Gluten and Sugar-Free Soylent, Banana, and Kefir Diet

It doesn’t taste like much, but it’s fast, easy, and doesn’t trigger any intolerance issues (for me). Preparation was initially rather arduous, but I’ve modified my technique enough that it only takes about 5 minutes now.

Ingredients for 3 Servings

Consume Separately:

  • 3 Bananas Daily
  • 32 oz of Plain Kefir Daily – mainly for protein, fat, and probiotics
  • Daily Vitamin D Supplement

Method

Items Needed

Bulk Preparation

  1. Read this blog post, especially the “Safety” section.
  2. Set container on top of scale.
  3. Zero scale.
  4. Weigh in each dry ingredient (not olive oil).
  5. Zeroing the scale after each one.
  6. Put on top the bulk container
  7. Shake container well.

Making an Individual Meal

  1. Fill a shot glass with olive oil.
  2. Pour the olive oil in the shaker bottle with the little metal ball thing.
  3. Turn the bottle around it so it gets all over the sides so the powder won’t to the bottle.
  4. Put 4 scoops (use the protein powder scoop) from the bulk container into the shaker bottle.
  5. Fill up the rest of the shaker with cold water, shake well, and enjoy.
  6. Eat a banana.
  7. Drink a third of a bottle of Plain Kefir.

Don’t forget to take your Vitamin D and/or get some sunshine.

Cost

This works out to around $2.90 per meal, assuming you take advantage of all the available savings (e.g. the Amazon Subscribe & Save discount). Without those savings, it’s more like $3.41/meal.

Safety

Potassium

 The main risk of increasing your potassium intake is hyperkalemia, defined as a serum concentration greater than 5.0 mM. Above this level, you may be at risk for cardiac arrhythmia, which can be life-threatening. So read this section carefully.

Who is at risk for hyperkalemia? Mainly people who have certain medical conditions (e.g. kidney disease, heart failure, type 1 diabetes), or who are taking certain medications (e.g. for hypertension). So if any of the conditions listed here (last paragraph) or here describe you, don’t make changes to your potassium intake without medical supervision.

Now, it’s true that even healthy people can develop acute hyperkalemia by taking massive doses of potassium supplements; the IOM report cites several cases where people gave themselves hyperkalemia by taking dozens of 750 mg potassium chloride pills all at once. So, don’t do that – and don’t leave your potassium lying around where children might get into it.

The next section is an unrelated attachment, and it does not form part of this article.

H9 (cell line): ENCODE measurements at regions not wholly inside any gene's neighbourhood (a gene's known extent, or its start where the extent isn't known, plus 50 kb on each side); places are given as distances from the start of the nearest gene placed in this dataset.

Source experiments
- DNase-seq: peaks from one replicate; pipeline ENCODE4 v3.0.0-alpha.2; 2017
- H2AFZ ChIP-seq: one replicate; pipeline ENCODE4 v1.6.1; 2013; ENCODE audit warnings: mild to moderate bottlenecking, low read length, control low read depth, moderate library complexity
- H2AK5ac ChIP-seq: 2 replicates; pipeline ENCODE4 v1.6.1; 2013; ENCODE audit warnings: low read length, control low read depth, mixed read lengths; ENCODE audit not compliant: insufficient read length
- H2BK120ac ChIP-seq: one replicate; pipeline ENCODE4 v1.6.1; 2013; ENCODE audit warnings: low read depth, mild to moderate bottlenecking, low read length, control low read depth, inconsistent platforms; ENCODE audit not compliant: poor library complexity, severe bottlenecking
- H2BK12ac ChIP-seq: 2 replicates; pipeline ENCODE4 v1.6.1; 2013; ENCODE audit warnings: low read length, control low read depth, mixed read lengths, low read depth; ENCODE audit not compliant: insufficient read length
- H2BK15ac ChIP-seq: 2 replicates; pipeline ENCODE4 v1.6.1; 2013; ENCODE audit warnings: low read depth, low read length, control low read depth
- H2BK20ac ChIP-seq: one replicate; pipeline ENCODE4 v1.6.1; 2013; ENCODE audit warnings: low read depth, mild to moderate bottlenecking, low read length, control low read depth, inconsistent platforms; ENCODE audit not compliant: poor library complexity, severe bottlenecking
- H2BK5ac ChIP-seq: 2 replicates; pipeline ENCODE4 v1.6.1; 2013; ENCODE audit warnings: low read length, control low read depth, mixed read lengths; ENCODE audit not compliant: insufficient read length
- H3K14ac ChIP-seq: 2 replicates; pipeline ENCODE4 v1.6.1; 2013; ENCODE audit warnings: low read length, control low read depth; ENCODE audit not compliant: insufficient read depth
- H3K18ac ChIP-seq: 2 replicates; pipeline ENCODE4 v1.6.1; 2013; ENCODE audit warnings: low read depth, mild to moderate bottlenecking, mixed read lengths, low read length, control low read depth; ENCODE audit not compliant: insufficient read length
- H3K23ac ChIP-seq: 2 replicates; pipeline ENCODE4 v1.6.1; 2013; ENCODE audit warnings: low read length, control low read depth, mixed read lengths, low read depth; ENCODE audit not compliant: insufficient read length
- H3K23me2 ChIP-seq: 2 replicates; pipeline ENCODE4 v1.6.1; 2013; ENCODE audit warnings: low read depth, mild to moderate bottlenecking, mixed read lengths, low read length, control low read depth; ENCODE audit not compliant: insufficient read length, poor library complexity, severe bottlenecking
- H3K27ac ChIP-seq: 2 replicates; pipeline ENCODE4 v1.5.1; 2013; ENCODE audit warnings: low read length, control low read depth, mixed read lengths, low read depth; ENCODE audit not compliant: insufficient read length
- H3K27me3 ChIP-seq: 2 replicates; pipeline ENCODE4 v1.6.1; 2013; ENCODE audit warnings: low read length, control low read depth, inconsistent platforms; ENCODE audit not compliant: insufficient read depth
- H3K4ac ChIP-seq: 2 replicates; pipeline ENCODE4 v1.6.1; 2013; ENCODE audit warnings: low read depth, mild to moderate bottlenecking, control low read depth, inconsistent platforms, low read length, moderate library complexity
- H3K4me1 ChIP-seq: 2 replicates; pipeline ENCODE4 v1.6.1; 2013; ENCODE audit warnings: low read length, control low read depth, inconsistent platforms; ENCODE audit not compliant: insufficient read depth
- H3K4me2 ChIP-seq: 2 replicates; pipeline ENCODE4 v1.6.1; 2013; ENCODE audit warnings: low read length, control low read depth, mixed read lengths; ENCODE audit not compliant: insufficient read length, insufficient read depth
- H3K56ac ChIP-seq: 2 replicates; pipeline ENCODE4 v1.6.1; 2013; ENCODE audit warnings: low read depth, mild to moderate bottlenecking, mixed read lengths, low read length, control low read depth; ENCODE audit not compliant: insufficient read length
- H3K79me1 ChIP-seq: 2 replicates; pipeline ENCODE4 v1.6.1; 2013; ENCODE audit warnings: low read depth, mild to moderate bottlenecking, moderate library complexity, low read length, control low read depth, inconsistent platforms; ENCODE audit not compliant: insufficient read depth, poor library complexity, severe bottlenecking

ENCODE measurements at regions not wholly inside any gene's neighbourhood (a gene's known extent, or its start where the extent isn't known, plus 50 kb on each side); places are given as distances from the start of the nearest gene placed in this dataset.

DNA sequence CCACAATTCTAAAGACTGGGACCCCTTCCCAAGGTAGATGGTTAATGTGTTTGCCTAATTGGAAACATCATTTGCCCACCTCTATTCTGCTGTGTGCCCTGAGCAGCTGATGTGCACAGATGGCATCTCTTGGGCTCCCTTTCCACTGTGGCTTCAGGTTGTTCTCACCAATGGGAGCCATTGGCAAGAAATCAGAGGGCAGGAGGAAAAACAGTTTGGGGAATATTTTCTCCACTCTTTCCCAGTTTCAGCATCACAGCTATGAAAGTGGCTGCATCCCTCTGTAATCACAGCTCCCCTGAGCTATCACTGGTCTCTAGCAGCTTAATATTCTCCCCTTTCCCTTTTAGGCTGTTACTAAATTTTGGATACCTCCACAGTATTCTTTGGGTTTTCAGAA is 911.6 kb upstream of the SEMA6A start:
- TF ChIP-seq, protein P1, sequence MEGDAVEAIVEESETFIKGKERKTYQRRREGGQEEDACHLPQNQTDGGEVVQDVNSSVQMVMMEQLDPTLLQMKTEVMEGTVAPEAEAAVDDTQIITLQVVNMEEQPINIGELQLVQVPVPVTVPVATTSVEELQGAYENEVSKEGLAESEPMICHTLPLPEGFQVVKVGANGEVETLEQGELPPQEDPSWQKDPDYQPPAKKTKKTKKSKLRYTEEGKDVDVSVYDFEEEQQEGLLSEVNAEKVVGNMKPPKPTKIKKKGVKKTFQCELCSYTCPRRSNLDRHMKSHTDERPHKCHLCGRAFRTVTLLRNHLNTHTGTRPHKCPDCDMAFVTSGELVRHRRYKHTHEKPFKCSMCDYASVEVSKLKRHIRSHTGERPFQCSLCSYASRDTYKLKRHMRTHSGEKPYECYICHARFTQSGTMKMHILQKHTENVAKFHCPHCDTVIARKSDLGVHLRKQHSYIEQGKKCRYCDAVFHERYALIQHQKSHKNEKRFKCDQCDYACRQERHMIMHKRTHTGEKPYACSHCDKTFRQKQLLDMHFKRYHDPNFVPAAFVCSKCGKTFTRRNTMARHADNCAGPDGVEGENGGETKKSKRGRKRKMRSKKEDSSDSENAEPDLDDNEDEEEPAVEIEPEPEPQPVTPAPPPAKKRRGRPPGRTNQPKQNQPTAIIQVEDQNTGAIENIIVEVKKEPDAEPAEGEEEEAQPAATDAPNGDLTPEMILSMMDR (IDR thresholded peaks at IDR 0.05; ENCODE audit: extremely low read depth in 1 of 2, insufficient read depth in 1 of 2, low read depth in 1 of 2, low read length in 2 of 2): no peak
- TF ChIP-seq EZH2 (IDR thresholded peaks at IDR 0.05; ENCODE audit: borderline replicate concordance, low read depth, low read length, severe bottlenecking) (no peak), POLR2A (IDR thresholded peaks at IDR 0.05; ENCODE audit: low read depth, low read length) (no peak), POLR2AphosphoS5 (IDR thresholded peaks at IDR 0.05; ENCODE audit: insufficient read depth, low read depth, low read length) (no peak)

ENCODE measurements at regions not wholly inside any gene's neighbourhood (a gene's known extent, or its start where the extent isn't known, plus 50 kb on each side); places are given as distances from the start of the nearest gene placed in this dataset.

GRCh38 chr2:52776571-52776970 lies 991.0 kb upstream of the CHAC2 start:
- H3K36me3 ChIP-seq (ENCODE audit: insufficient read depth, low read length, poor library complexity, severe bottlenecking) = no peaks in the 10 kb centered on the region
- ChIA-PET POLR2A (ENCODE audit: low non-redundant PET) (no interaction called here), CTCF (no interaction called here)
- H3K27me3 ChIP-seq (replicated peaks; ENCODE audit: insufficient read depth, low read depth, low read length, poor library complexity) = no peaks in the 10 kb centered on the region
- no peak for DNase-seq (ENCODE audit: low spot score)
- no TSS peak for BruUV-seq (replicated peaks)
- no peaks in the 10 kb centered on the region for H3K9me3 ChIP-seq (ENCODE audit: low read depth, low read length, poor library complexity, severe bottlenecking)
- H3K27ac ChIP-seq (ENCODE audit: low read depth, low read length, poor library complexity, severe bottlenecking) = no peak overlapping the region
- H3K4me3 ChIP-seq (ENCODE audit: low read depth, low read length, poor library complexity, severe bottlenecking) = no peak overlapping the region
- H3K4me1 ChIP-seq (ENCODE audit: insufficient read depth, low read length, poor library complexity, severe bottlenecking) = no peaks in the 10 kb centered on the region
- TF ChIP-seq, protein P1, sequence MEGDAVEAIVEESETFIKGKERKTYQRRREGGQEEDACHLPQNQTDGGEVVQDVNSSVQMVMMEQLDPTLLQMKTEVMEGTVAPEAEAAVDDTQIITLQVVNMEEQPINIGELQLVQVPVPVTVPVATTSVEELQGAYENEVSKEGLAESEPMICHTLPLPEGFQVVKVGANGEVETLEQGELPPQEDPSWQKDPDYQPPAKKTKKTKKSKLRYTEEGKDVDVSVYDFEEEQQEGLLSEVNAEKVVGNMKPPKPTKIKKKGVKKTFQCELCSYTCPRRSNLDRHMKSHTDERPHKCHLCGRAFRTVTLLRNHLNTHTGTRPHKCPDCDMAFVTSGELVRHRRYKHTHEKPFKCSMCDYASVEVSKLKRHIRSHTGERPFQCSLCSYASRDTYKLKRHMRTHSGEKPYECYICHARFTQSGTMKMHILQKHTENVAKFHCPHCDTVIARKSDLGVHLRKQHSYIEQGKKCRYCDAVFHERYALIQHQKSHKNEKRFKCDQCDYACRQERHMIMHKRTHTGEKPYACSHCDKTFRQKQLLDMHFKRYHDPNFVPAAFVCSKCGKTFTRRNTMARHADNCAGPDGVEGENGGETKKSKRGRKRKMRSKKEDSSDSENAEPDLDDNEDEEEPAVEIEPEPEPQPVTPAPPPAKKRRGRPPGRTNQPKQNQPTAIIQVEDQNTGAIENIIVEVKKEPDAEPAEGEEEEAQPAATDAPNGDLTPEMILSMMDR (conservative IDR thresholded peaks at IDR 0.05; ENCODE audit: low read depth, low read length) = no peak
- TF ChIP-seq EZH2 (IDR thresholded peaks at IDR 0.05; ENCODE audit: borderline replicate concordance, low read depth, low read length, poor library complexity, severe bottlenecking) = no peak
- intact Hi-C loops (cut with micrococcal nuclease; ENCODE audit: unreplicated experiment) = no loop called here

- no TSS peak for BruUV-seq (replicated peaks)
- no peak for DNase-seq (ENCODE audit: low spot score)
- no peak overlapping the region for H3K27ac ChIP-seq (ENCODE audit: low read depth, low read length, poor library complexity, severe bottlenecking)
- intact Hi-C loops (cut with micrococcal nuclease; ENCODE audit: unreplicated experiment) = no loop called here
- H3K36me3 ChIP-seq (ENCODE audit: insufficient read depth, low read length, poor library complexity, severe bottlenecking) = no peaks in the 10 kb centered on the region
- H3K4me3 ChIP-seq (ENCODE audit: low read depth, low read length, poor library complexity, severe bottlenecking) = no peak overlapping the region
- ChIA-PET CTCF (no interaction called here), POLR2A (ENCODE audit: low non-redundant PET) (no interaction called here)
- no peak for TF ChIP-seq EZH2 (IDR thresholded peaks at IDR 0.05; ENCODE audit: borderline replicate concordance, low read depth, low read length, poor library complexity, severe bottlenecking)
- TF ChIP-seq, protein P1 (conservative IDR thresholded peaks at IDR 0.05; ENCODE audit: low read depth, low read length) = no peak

But as long as you’re healthy and not stupidly taking giant doses, you should be perfectly fine. Many studies have examined chronic high intake of supplemental potassium by healthy adults, at levels well above ours – all with zero cases of hyperkalemia.

Manganese

 The recipe above contains about 10 mg manganese and close to the IOM upper limit of 11 mg. For this reason, you should avoid modifications that would increase the manganese total further. Most is coming from the oat flour and soy protein (5 and 4 mg, respectively), and about a milligram each from the flax and cocoa, so don’t increase any of those.

Iron

Similarly, our total of 37 mg iron is not far from the upper limit of 45 mg. Most of it is coming from the soy. Any changes you make to this recipe should bear in mind your iron total, and keep it under 45 mg. Here’s what you need to know. (1) Don’t increase the TJ’s soy protein. (2) If you want to get more soy protein, use a generic soy protein comparable to this one and a multivitamin, per the protein section of the recipe. You can go up to 100 g if you’re using the Opti-Women (it has 18 mg iron), but better would be to use the Rainbow Light Men’s One (which has 0), in which case you can go nuts. (3) Pea and hemp protein are higher in iron, so if you want to use those, use the Rainbow Light Men’s One, unless you’re actually decreasing the protein below 85 g. (4) If you’re using unfortified whey protein, you shouldn’t have to worry about getting too much iron, so use whichever of the two multis you prefer.

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